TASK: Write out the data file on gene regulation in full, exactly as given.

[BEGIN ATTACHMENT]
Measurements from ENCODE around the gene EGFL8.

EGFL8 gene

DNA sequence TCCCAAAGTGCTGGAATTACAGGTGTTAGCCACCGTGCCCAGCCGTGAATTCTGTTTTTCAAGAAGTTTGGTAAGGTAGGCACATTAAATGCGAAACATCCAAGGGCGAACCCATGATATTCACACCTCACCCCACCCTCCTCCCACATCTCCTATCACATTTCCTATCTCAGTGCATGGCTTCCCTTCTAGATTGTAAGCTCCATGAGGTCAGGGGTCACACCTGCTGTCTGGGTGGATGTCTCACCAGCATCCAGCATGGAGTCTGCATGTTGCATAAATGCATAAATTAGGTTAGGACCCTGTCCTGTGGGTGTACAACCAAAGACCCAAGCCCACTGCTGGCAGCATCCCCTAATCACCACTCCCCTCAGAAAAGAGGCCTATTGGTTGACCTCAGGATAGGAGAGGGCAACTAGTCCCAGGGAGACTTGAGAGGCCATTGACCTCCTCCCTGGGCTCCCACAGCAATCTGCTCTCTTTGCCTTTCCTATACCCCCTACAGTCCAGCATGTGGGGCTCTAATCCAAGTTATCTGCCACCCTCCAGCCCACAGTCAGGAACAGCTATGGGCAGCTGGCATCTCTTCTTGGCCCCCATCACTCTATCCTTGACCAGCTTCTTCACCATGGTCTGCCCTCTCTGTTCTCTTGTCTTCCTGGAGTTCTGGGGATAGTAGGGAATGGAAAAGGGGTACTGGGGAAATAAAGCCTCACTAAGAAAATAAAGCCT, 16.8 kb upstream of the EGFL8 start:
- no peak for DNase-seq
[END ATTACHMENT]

Measurements from ENCODE around the gene EGFL8.

EGFL8 gene

DNA sequence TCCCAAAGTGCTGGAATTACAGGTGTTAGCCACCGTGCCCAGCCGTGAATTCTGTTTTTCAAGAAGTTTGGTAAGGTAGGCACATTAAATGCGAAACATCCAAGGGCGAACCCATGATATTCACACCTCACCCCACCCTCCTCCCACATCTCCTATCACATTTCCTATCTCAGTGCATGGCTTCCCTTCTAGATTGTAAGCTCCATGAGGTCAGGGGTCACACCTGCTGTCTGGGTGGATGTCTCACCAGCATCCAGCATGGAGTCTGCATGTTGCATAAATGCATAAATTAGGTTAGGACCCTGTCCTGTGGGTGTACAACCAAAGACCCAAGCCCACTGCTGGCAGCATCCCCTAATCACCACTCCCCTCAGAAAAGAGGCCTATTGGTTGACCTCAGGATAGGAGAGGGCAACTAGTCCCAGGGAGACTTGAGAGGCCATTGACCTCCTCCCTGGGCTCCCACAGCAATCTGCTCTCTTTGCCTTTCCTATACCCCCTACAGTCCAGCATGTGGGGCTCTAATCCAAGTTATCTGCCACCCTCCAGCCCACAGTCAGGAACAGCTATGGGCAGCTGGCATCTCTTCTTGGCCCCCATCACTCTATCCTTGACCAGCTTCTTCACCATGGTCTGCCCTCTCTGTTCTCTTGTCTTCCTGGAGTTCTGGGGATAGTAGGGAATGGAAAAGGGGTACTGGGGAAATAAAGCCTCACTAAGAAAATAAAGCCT, 16.8 kb upstream of the EGFL8 start:
- no peak for DNase-seq